“I have thought of that,” replied the count; “and I believe I have even hit upon an arrangement which”—
But, when he saw his daughter’s watchful eye fixed upon him, he paused, and, pointing towards the door, said to her brutally,—
“You are in the way here!”
Without saying a word, she went out, much less troubled by her father’s fury than by the strange confessions which the countess had made. She only now began to measure the full extent of her step-mother’s hatred, and knew that she was too practical a woman to waste her time by making idle speeches. Therefore, if she had stated that she loved Daniel,—a statement which Henrietta believed to be untrue,—if she had impudently confessed that she coveted her husband’s fortune, she had a purpose in view. What was that purpose? How could any one unearth the truth from among such a mass of falsehood and deception?
At all events, the scene was strange enough to confound any one’s judgment. And when Henrietta, that evening, found an opportunity to tell M. de Brevan what had happened, he trembled in his chair, and was so overwhelmed with surprise, that he forgot his precautions, and exclaimed almost aloud,—
“That is not possible!”
There was no doubt that he, usually so impassive, was terribly excited. In less than five minutes he had changed color more than ten times. You would have thought he was a man who at a single blow sees the edifice of all his hopes crumble to pieces. At last, after a moment’s reflection, he said,—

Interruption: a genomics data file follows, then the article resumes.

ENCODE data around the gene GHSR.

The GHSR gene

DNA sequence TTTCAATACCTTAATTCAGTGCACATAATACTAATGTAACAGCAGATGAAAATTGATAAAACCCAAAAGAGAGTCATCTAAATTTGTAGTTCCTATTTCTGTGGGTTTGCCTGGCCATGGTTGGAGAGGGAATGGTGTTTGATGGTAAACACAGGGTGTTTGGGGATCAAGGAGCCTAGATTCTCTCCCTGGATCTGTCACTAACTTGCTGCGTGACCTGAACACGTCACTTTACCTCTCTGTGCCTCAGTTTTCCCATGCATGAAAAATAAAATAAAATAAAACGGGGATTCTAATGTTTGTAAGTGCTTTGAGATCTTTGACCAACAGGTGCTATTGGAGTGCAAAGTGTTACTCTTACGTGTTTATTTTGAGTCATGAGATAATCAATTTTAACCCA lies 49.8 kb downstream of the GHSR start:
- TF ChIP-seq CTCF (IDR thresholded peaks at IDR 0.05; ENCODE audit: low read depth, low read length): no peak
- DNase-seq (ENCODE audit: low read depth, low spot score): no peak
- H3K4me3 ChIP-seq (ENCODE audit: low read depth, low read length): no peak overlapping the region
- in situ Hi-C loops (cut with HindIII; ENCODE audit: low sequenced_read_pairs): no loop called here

“Perhaps it would be wise, madam, to leave the house.”
But she replied sadly,—
“What? How can I do that? After so many odious calumnies, my honor and Daniel’s honor oblige me to remain here. He recommends me only to flee at the last extremity, and when there is no other resource left. Now, I ask you, shall I be more unhappy or more seriously threatened to-morrow than I am to-day? Evidently not.”
But, this confidence which Henrietta expressed was only apparent. In her heart she suffered from the most terrible presentiments. A secret voice told her that this scene, no doubt well prepared and carefully brought about, was but another step leading to the final catastrophe.
Days, however, passed by, and nothing unusual happened. It looked as if they had resolved, after that crisis, to give her a short respite, and time to recover.
Even the watch kept upon her movements was not quite as strict as heretofore. The countess kept out of her way. Mrs. Brian had given up the desire to frighten her by her incessant remarks. Her father she saw but rarely; for he was entirely absorbed in the preparations for the Pennsylvania Petroleum Society. Thus, a week later, all seemed to have entirely forgotten the terrible explosion produced by the letter to the Duke of Champdoce.